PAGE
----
If you want to pack a lot in, you can spend a busy 3 or 4 days in Bangkok and still have time to explore other parts of the country. Better yet, there will still be more to explore when you inevitably decide to return in the future.
If you are only staying in Bangkok for a short while, station yourself in the city centre. This is a big and sprawling city, so you will not want to spend valuable holiday time trekking to a variety of suburbs. Sukmovhmit and Silom are possibly the best areas to look for accommodation, especially if it’s your first time here.
It may take you a little time to get used to this vibrant city, so arrange a guided tour on a tuk-tuk. This a decidedly Bangkok experience and will help you get the lay of the land. After this, you can get on with the business at hand – enjoying everything that Bangkok has to offer!
What to See in 4 Days in Bangkok?
Bangkok has plenty of must-see tourist attractions that you will be keen to visit. After all, why travel to such an amazing city if you cannot make your friends green with envy by posting fab photos to your Instagram feed?
Beyond the most famous destinations, there are also a handful of hidden gems buried amidst the thrilling chaos of life in Bangkok:
- Be sure to take a trip along the Chao Phraya River. You will have 2 choices here – taking the standard ferry that the natives use to travel, or a specialist tourist ferry. The former provides a more authentically Bangkok experience. It is cheaper too, and you will still be able to take in some astonishing views.
- You will also want to visit the Grand Palace and Wat Phra Kaew, aka the Temple of the Emerald Buddha. The Grand Palace is no longer the primary residence of the King of Thailand, but it is still an amazing piece of architecture that summarises just why Thailand is so beautiful.
- Wat Phra Kaew, meanwhile, is a temple best described as a key holy site for Buddhists. Followers of this faith from all over the world travel to Bangkok to visit this place of worship. Another legendary temple is Wat Arun (Temple of the Dawn) which dominates the Bangkok skyline.
- If you are done with sightseeing, there are plenty of opportunities for shopping in Bangkok. Chinatown and Siam Square are fantastic for a little retail therapy. If you are visiting Bangkok over the weekend, you must check out Chatuchak Market, or the Damnoen Saduak Floating Market if you fancy something a little more unique.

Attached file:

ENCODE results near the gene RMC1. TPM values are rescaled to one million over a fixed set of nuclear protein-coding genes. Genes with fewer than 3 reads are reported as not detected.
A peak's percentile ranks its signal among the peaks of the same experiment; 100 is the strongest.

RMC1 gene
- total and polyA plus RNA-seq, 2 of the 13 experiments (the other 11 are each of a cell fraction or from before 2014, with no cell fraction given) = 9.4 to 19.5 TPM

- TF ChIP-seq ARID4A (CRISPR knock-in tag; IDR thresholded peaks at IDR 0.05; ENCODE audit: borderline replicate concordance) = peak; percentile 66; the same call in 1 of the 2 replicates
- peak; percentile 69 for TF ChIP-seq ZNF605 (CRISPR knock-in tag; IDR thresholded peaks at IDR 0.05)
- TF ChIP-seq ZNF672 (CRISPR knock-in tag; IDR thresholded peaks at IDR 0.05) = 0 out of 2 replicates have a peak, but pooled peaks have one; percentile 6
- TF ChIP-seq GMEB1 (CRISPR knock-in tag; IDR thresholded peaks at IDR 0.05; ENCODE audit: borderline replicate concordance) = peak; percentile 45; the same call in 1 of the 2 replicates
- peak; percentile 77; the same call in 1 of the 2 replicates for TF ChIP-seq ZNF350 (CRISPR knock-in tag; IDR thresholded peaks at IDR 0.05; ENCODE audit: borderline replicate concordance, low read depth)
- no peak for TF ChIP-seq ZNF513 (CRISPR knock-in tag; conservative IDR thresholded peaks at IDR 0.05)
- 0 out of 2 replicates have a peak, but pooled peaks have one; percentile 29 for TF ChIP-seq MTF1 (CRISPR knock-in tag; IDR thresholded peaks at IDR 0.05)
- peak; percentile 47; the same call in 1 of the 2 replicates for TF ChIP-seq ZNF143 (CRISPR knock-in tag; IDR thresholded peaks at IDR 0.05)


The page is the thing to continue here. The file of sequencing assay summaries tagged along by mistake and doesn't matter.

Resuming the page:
- If you need a break but still want to learn more about the Thai way of life, visit Jim Thompson House. This is a museum dedicated to the American man of the same name – allegedly it is his former home. Jim Thompson was responsible for exporting Thai silk all around the world before disappearing in mysterious circumstances, and a wander around his former abode is hugely enlightening.
- If you need to wind down a little before moving on, or you just need a rest, Lumphini Park is the biggest green space in Bangkok.
- Of course, there are also hundreds of excellent places to eat and drink in Bangkok.
Your 4 days will be filled with action, and these suggestions will get you off to a fab start!
How Many Days to Spend in Phuket?
Like Bangkok, you could easily fill a week-long holiday schedule with Phuket by itself. If you’re spending 10 to 12 days in this country, this means you’ll need to prioritise what you plan to see, although you can still enjoy 3 amazing days in this part of the country.
You will be in good company – over 5 million people are believed to flock to Phuket in search of amazing beaches, sightseeing and the party culture every year.
As ever, what to do in Phuket really depends on how you would like to spend your 3 days. We make some suggestions below, so you are sure to find something that appeals. Your time in Phuket can be as relaxing or as action-packed as you want:
- Phuket is home to some glorious beaches, which are among the biggest attractions of the area:
- Patong is by far the busiest beach, especially at night when it turns into Phuket’s premier party spot.
- Try Karon or Kata if you want somewhere a little quieter and, dare we say it, cleaner.
- Laem Ka is even more private, but it is also quite secluded, and you’ll need to spend a bit of travel time getting there.
- The affectionately named, “Big Buddha” is the premier sightseeing experience of Phuket. This marble statue is a whopping 45 metres tall and can be found in Chalong Bay.